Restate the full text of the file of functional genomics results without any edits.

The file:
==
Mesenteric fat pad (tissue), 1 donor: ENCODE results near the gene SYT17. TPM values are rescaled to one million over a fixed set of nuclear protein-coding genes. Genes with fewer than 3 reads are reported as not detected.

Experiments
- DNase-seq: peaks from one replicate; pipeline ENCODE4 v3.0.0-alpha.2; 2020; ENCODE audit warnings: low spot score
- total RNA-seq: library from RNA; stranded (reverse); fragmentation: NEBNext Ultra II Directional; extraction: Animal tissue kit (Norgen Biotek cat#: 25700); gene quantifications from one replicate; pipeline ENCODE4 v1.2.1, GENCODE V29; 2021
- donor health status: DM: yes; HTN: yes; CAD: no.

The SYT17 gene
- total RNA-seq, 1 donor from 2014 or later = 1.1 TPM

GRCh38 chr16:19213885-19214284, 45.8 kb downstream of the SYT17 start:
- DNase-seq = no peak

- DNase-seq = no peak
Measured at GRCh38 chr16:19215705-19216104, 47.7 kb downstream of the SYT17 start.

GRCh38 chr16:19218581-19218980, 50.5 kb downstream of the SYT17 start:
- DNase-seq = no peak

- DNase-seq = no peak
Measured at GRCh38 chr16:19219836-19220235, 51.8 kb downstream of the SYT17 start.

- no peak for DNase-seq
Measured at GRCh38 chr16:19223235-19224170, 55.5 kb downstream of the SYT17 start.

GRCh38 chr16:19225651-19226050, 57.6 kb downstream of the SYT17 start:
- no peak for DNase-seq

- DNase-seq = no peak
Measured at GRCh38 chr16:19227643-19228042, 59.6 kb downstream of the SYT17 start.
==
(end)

Mesenteric fat pad (tissue), 1 donor: ENCODE results near the gene SYT17. TPM values are rescaled to one million over a fixed set of nuclear protein-coding genes. Genes with fewer than 3 reads are reported as not detected.

Experiments
- DNase-seq: peaks from one replicate; pipeline ENCODE4 v3.0.0-alpha.2; 2020; ENCODE audit warnings: low spot score
- total RNA-seq: library from RNA; stranded (reverse); fragmentation: NEBNext Ultra II Directional; extraction: Animal tissue kit (Norgen Biotek cat#: 25700); gene quantifications from one replicate; pipeline ENCODE4 v1.2.1, GENCODE V29; 2021
- donor health status: DM: yes; HTN: yes; CAD: no.

The SYT17 gene
- total RNA-seq, 1 donor from 2014 or later = 1.1 TPM

GRCh38 chr16:19213885-19214284, 45.8 kb downstream of the SYT17 start:
- DNase-seq = no peak

- DNase-seq = no peak
Measured at GRCh38 chr16:19215705-19216104, 47.7 kb downstream of the SYT17 start.

GRCh38 chr16:19218581-19218980, 50.5 kb downstream of the SYT17 start:
- DNase-seq = no peak

- DNase-seq = no peak
Measured at GRCh38 chr16:19219836-19220235, 51.8 kb downstream of the SYT17 start.

- no peak for DNase-seq
Measured at GRCh38 chr16:19223235-19224170, 55.5 kb downstream of the SYT17 start.

GRCh38 chr16:19225651-19226050, 57.6 kb downstream of the SYT17 start:
- no peak for DNase-seq

- DNase-seq = no peak
Measured at GRCh38 chr16:19227643-19228042, 59.6 kb downstream of the SYT17 start.